Pros: Resplendent and enduring performances with an engaging narrative
Cons: The heat in the studio and additional seating affected comfort levels
This summer sees the return of The Fix at Southwark’s New Union Theatre. Last seen at the theatre in 2012 before the Union Theatre moved into its new home (hence the change of name), the musical follows the drama and corruption of the Chandlers, a family that is determined – at all costs – to get their hands on the highest political office: that of the President of the United States.
The show opens with audios playing from speeches given by the current President, Obama, and presidential candidate hopefuls. The audience is then invited to reflect on the oratory of past presidents, all of whom were marred in controversy to differing extents. This sets up the work well, providing a historical reminder that the musical’s far-fetched narrative might not be so unbelievable a series of events: the show feels like a conglomeration of past and present political biographies.
What the creative team have managed to achieve is impressive. Space in the Union’s studio is limited; there is no room for grand and indulgent sets. The team have stripped everything away and use only the absolute basics: if it’s not multifunctional, it doesn’t appear. This is the most ‘naked’ I’ve seen a musical and it works wonderfully. A particular favourite is the clever use of the Stars and Stripes throughout, which helps to create some simple but highly effective images, including the coffin of the late Reed Chandler. Iain Dennis’ lighting design is visually engaging, fully supports the action and provides important moments of clarity. With so little set, the lighting is an essential and effective part of the show.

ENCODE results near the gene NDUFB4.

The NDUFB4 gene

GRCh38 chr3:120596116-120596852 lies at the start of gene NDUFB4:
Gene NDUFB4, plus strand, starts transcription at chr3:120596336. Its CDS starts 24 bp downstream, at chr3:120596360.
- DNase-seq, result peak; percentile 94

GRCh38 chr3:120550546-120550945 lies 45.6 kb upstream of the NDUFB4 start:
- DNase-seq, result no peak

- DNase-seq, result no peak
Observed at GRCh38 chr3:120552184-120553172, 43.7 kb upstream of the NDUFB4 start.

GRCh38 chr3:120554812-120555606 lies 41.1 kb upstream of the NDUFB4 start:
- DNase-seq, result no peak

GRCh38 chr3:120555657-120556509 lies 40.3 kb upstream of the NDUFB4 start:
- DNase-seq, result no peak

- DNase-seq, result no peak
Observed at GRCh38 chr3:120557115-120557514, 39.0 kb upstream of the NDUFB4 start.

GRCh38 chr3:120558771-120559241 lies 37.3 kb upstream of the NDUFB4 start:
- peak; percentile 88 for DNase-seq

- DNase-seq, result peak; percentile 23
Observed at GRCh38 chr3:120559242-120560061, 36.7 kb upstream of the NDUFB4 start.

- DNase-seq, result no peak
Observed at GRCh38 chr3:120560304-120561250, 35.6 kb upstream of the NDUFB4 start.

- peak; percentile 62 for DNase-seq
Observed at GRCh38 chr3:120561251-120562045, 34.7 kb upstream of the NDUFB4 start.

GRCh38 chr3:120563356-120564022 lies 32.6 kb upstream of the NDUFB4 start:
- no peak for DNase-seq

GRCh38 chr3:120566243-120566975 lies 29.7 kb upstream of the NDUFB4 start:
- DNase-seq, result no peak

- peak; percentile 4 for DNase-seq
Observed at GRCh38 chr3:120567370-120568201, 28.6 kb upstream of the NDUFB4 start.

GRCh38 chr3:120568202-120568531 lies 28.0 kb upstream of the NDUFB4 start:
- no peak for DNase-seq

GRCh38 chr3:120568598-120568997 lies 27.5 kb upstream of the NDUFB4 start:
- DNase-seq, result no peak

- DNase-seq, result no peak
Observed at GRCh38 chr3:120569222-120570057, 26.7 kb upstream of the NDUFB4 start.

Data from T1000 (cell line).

Director and choreographer, Michael Strassen, does a great job at making the production work in the empty space, managing to keep the action fluid, communicative and interesting to watch. The choreography is well set, as are the performances, which keep true to the heightened style of musical theatre but appropriately hold back, meaning there were very few occasions when I thought the physicality was too big for the space.
The cast and ensemble are resplendent and enduring. With competent performances all round, they visibly battle against the heat of the studio to give the show its pizzazz. Fra Fee, who plays protagonist Cal Chandler, bounces from one number and plot turn to another in a performance that is physically mastered. Some of the more engaging individual performances are seen after the interval including the vaudeville-like ‘Two Guys at Harvard’ when brothers Grahame (Ken Christiansen) and Reed Chandler (Peter Saul Blewden) play out their meeting of Violet (Lucy Williamson) in a what is a likable moment of storytelling. Other stand out numbers are offered by Christiansen in ‘First Came Mercy’ and Williamson in her rendition of ‘Spin’ – both displaying powerful and highly proficient work.
As the United States approaches the race for the White House and with the controversy that surrounds Donald Trump’s Republican candidacy, The Fix couldn’t be more current. Also, the New Union Theatre is highly accessible and worth the visit. The newly refurbished bar is comfortable, smells new and feels intentionally unfinished. The studio, although small (and incredibly hot during my visit) is a nice space and epitomises the Off West End scene. All in all, an enjoyable evening and well recommended: I can’t wait to be invited back.
Book and Lyrics: John Dempsey
Music: Dana P. Rowe
Director and Choreographer: Michael Strassen
Musical Director: Josh Sood
Producer: Alexander Parker
Box Office: 020 7261 9876
Booking Link: http://www.uniontheatre.biz/the_fix.html
Booking Until: 6 August 2016